When presented with it, Hitler's reaction to Seelöwe is unfavourable. This is probably the first time he has been presented with plans to invade England as it has not been presented to the OKW. At this stage the plan is a landing on the East coast.
The Führer and the Commander-in-Chief, Navy, discuss in private details concerning the invasion of England, on which the Naval Staff has been working since November.
Seeking guidance on U-boat strategy Raeder asks Hitler if the war was going to be decided quickly, or was it wiser to assume that it would "last some time"? Hitler favours the second assumption.
Hitler promises that, after the "main operations in France" are finished he will concentrate on the submarine and Ju 88 construction programs.
Raeder names air superiority over the Channel as the first condition of any invasion:
I named absolute mastery over the Channel by our air forces as the first condition of any landing attempt. Furthermore, this German air superiority had not only to achieve mastery of the air, but also would have to damage the British Fleet tremendously even if it could not completely prevent its appearance on the scene. Anything less than this would make the risk too great and the invasion unjustified. The diversion of a huge percentage of Germany's ocean, coastal and river shipping for transport of the invasion troops, I pointed out, would greatly impair Germany's domestic economy.
Hitler listed to all that I said, but expressed no views of his own at the time except to order that for the time being no preparations for a landing be made. But in any case Hitler had now been warned that any landing in England would have to be carefully studied first, and then just as carefully planned.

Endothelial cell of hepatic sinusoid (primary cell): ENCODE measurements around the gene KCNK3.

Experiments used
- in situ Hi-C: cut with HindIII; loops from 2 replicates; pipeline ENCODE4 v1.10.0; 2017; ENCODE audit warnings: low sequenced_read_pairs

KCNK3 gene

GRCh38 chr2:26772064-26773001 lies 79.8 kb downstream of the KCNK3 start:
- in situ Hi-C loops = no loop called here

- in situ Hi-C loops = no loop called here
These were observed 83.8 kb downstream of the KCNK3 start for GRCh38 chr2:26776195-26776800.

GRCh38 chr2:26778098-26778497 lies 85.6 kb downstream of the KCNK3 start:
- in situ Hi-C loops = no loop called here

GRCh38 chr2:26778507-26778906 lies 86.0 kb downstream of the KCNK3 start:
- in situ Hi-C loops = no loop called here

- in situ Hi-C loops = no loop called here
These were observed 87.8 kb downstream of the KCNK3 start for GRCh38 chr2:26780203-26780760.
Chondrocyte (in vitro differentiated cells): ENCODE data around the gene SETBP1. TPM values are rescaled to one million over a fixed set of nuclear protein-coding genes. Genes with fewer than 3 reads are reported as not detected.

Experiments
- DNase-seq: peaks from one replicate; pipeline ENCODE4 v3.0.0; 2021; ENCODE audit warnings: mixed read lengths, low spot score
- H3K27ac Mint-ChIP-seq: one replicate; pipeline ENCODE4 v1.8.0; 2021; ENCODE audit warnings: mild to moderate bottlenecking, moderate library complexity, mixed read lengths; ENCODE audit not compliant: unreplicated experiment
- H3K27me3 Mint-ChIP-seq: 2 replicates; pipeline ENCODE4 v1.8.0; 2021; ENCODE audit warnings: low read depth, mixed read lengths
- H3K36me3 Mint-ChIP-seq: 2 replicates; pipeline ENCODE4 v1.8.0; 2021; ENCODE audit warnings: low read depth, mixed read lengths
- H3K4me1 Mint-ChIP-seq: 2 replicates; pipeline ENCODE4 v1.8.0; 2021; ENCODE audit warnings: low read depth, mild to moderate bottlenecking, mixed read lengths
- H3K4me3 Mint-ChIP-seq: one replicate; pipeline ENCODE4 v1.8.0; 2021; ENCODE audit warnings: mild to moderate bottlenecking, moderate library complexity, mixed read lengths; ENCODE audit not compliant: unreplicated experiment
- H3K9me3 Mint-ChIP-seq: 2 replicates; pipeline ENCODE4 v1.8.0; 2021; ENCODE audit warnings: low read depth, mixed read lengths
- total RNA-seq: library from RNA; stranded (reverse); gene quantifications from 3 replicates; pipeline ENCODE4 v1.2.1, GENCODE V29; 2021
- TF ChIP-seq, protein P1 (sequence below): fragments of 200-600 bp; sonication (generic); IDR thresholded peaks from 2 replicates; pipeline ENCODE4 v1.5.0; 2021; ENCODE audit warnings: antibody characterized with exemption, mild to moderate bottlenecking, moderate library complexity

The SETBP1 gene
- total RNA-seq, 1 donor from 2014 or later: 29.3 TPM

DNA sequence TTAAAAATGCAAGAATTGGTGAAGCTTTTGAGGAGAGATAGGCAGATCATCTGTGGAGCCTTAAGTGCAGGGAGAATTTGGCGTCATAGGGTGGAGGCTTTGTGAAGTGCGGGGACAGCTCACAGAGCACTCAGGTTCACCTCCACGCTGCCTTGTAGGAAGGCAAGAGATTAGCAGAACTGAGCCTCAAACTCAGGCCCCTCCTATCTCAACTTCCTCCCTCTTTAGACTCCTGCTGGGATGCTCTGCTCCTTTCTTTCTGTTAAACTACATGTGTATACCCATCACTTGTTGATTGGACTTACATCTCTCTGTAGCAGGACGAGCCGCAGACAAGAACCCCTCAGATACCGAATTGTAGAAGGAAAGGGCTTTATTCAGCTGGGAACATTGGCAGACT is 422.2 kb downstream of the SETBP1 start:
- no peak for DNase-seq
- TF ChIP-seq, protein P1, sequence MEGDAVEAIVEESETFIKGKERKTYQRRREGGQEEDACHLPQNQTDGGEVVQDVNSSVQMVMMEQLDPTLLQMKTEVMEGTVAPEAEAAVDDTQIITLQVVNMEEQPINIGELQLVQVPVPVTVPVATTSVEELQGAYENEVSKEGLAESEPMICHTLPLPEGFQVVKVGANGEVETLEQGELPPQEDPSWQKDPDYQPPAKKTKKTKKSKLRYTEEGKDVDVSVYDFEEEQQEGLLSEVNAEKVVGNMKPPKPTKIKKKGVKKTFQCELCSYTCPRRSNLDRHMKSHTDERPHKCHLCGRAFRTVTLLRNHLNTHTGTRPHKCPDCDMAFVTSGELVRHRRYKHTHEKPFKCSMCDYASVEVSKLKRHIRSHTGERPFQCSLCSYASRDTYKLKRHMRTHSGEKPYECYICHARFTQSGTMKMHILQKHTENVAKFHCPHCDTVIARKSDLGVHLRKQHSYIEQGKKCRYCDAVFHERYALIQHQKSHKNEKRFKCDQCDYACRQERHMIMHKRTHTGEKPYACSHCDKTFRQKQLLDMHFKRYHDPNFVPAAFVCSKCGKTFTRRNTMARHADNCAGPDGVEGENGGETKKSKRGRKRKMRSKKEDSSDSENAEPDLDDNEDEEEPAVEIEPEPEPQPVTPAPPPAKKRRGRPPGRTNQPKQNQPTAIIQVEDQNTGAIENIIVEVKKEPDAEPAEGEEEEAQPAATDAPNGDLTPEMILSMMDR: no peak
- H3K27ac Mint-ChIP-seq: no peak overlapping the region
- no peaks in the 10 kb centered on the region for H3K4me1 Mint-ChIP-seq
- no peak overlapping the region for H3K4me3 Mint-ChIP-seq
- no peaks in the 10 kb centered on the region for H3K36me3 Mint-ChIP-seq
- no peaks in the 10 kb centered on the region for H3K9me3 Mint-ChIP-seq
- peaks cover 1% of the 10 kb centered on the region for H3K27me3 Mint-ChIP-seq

Reader brings the invasion plan to Hitler to forestall it being suggested by "some irresponsible person" and Hitler jumping to the idea which would mean the Kreigsmarine would be faced with impossible tasks.
All my experience with Hitler had convinced me of the importance of giving him our own opinions of a situation before less qualified people could gain his ear.
Furthermore, we had just completed a most successful amphibious operation, over wide waters, against Norway, and many people might get the idea that a similar move could be equally successful against England.
At first glance, the jump across the Channel, whose opposite shore could easily be seen from France in good weather, would seem far less dangerous that the Norwegian landings. But any experienced naval leader would know that just the opposite was true. A long and careful preparation was absolutely necessary.
Such a landing would be extremely difficult and attended with the gravest risks. However, the development of the aeroplane for both combat and and transport purposes had brought a new element not present in previous wars, and hence the possibilities of a successful invasion were not so infinitesimal as formerly. A powerful and effective Air Force might create conditions favourable for an invasion, whether it could was not in the Navy War Staff's province.
Generals Keitel, Jodel, Commander von Puttkamer (Hitler's naval adjutant) were present at the conference.
Halder records in his diary:
The overall picture of the day shows that the big battle is in full swing.
Hydrofoils and floating bunkers with caterpillar tracks that could climb beaches are mentioned as landing craft by Raeder.